This past week, Binghamton University’s Student Association (SA) held the “most diverse” voting registration fair in campus history.

Seven organizations participated in the Voter Registration Fair, including the SA, Asian Student Union (ASU), Latin American Student Union (LASU), Hindu Student Council (HSC), Indian International Student Union (IISU), Society of Asian Scientists and Engineers (SASE) and the African Student Organization (ASO). The event, held in the Mandela Room, was scheduled from 1 p.m. to 4 p.m. but ended at 2:30 p.m. due to an immediate turnout of over 300 students.

Historically, the event has been hosted independently by the ASU. George Lee, senior advisor to the vice president of student success (VPSS), political co-chair of ASU and a junior majoring in financial economics, said this is the first year multiple organizations have worked together to create the fair.

According to Lee, the decision was made along with Luca Cassidy, chief of staff for the VPSS and a sophomore majoring in sociology.

“Traditionally, we have an annual voter registration event named Ramen and Registration,” Lee said. “From there, I personally decided to change it to Boba and Ballots. However, after further conversations with [Cassidy], we decided to make it a larger multicultural event because that’s one of my missions as community and political engagement chair for the ASU. I wanted to have more interaction between all the cultural groups here at [BU]. From there, we reached out to a bunch of different organizations. In addition, this year we added a ‘pledging to vote’ aspect.”

Through the event, organizers aimed to register as many students as possible to vote, and to highlight the importance of voting — especially within marginalized groups. There were seven tables at this event, each designated to a different organization, where students could register and pledge to vote in the upcoming midterm election. Food and drinks were also provided by participating organizations, with an additional sponsor, Monster Energy, donating $3,000 worth of energy drinks.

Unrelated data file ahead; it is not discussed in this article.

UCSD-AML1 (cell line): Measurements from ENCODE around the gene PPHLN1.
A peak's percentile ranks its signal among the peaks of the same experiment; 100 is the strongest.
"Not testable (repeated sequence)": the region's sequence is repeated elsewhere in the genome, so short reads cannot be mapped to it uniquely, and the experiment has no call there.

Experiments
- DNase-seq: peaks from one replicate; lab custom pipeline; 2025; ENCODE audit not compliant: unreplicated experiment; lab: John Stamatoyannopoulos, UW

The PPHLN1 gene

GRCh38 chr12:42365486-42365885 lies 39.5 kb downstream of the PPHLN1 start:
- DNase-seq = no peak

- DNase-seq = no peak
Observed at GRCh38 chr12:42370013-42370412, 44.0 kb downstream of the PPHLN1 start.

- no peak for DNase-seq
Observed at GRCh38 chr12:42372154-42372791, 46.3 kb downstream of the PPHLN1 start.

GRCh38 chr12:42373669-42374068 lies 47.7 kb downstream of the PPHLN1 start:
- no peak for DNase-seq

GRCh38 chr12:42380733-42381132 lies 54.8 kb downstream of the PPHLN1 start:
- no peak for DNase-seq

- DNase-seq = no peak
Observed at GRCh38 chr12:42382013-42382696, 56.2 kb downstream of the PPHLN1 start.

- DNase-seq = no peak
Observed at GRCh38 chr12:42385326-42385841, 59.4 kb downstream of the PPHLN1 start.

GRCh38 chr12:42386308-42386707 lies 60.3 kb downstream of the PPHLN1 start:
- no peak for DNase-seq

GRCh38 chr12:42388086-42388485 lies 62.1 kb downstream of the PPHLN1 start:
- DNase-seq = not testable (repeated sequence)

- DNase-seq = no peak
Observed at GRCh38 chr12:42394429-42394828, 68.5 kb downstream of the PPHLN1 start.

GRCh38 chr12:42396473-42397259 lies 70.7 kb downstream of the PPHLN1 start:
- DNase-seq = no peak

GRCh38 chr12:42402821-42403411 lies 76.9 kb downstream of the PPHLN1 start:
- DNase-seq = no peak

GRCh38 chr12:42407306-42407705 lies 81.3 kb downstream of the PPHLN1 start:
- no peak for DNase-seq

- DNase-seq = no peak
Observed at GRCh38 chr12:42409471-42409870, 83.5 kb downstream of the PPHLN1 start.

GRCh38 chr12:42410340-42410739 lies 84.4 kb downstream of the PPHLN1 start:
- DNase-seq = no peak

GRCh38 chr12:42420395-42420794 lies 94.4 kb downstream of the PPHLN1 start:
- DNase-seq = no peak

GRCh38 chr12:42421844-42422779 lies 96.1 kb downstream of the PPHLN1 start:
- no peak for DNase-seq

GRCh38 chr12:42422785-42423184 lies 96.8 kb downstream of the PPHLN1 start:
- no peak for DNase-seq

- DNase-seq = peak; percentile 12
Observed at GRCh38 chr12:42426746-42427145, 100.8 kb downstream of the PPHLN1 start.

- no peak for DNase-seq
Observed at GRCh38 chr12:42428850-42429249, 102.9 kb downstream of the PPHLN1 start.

Anindya Debnath, the VPSS and a sophomore double-majoring in political science and economics, helped coordinate the event. Debnath explained how the fair was planned.

“The idea for the event was first brought up by [Lee], who in conjunction with [Cassidy] led efforts to bring this event to life,” Debnath wrote in an email. “We began planning this event in the summer to ensure we were effective in our mission of registering students to vote, so it was definitely a long time in the making to get this voter registration drive off the ground. Nevertheless, this event never would’ve been possible without the support of our co-hosts of this event.”

A major goal of the event was to motivate students to be civically engaged and see the importance of local elections, according to Cassidy.

“I was seeing a lot of disinformation about voting and how people were saying it didn’t matter,” Cassidy said. “This congressional race may determine if the Democrats control the [House of Representatives] or if the Republicans control the house. A big determiner of who wins is the students, so we wanted to make sure students realized that and were engaged. To be part of something so monumental is important. We want to increase our voter registration within our marginalized communities so that minorities have more of a say in a community they are a part of for at least four years.”

According to Lee, white and Asian students were the largest demographics in attendance at the event. After the event ended, Lee expressed a desire to work closer with more multicultural organizations in the future.

“It’s important to vote, especially [for] Black, Indigenous and people of color, because they’re unrepresented and have the lowest registration rates in the United States,” Lee wrote. “With voting comes power.”